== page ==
MADISON - Gogebic Taconite took another step towards mining in Northern Wisconsin. The company submitted a new application for exploratory drilling in the Penokee range.
In 2011 the DNR gave Gogebic Taconite permission to explore the region and test-drill in several sites, but the company withdrew their plans.
Now the DNR is required by law to approve or reject Gogebic's new request within 10 days. The request for exploratory drilling they submitted Wednesday is NOT to mine the area, but to check the ground for certain minerals.
Ann Coakley, the director of the DNRs Waste & Materials Management program explains: "We look at what kind of minerals will be in the water, sediments in the water and make sure that it's clean enough after running through their waste water system that it can actually be put back into the environment."
Before Gogebic Taconite can submit an application to MINE the area, they have to show how they can do it without negatively affecting the environment.
In the exploration they would pull 2-inch cores out of the ground in 13 sites. Some of those test cores come from 300 to 1,000 feet underground. They're looking to see what kind of minerals they'd have to clean up from the "waste rock" they pull out in search of the iron-rich ore.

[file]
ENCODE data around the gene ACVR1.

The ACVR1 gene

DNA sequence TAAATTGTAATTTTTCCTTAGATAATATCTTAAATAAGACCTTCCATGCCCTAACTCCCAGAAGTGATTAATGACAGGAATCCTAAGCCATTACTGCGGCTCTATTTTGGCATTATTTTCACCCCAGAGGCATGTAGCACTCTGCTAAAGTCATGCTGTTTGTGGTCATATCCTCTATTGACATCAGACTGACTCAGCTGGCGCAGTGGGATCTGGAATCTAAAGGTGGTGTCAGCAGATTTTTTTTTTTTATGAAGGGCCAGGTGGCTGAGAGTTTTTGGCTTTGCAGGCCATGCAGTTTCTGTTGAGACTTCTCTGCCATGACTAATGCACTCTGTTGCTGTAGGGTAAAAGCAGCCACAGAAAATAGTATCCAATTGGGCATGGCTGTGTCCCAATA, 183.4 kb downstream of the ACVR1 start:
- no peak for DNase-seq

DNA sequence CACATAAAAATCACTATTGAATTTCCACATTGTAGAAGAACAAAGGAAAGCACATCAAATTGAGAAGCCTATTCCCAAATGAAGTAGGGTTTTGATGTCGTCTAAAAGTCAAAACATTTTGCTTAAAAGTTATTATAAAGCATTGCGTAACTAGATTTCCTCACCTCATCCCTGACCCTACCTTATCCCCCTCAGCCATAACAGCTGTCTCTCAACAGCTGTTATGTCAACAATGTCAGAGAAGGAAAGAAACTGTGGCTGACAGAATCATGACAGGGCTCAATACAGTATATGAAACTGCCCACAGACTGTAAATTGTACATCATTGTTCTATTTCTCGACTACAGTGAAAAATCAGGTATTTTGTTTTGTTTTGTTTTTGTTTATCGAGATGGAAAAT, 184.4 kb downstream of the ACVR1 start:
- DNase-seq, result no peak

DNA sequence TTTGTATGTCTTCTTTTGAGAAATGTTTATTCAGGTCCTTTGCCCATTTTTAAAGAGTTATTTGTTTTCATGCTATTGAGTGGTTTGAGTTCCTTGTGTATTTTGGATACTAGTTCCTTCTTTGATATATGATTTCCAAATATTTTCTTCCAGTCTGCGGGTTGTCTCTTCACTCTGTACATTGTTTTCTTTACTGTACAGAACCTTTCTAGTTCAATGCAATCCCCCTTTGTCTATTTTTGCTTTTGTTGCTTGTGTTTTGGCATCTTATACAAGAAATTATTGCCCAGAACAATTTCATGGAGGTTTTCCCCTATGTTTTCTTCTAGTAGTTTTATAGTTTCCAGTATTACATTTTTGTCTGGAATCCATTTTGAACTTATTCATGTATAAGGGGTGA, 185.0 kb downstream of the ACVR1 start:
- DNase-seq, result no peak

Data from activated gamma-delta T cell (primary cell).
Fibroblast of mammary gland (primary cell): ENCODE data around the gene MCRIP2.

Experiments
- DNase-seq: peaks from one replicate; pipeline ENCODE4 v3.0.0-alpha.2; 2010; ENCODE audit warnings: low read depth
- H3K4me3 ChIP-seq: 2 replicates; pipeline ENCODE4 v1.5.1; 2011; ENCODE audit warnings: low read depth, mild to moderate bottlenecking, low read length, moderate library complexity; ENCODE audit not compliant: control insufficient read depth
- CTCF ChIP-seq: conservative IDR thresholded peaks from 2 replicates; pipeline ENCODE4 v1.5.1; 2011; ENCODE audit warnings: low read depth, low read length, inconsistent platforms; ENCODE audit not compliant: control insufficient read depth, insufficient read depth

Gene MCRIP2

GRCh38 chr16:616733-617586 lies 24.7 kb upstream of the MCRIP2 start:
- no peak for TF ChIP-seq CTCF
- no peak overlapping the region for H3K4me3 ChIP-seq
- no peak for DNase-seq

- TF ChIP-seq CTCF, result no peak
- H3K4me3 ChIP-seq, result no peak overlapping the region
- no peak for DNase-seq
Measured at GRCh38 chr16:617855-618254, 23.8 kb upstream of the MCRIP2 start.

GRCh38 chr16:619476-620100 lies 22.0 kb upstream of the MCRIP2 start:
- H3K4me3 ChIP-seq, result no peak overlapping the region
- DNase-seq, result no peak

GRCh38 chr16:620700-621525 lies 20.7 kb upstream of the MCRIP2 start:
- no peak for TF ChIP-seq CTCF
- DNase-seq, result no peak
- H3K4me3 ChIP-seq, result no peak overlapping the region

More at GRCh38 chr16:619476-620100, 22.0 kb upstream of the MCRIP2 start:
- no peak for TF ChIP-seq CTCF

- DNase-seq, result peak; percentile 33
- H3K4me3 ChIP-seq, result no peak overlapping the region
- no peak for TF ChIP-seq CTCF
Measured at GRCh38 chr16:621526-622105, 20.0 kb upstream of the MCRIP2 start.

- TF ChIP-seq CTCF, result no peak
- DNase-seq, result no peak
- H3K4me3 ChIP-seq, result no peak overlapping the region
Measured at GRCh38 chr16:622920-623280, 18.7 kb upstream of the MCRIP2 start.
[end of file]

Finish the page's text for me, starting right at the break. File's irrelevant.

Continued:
"It's really up to the applicant to show us that they can have a mine and manage it in a way such that they won't have these negative impacts on the environment," says Coakley.
Coakley says it is possible to manage a mine effectively and safely, but each mining site is different, so each needs to be reviewed carefully.
RHINELANDER - A Rhinelander couple thought they were empty nesters. However, an experience volunteering made them open their doors back up to kids who need a temporary home. The Zoerb's adult children moved out years ago. But at any moment they could get a call from social services that make them bring out their parenting skills for another round. Rick and Danielle Zoerb work together as realtors putting people in homes that are the perfect fit. However, the husband and wife know their home can be a good fit for others too. "There's no reason for kids to have to fall through the cracks," said Dani. Rick met a child at a mentorship program a few years ago. It was a meeting that opened a new door for him and his wife. "There was no hesitation on our part when we felt the situation was deteriorating for this young boy," said Rick.
Disclaimer: All information deemed reliable but not guaranteed and should be independently verified. Rockfleet Broadcasting / Northland Television, Inc. and By Request Web Designs shall not be held responsible for any typographical errors, misinformation, or misprints.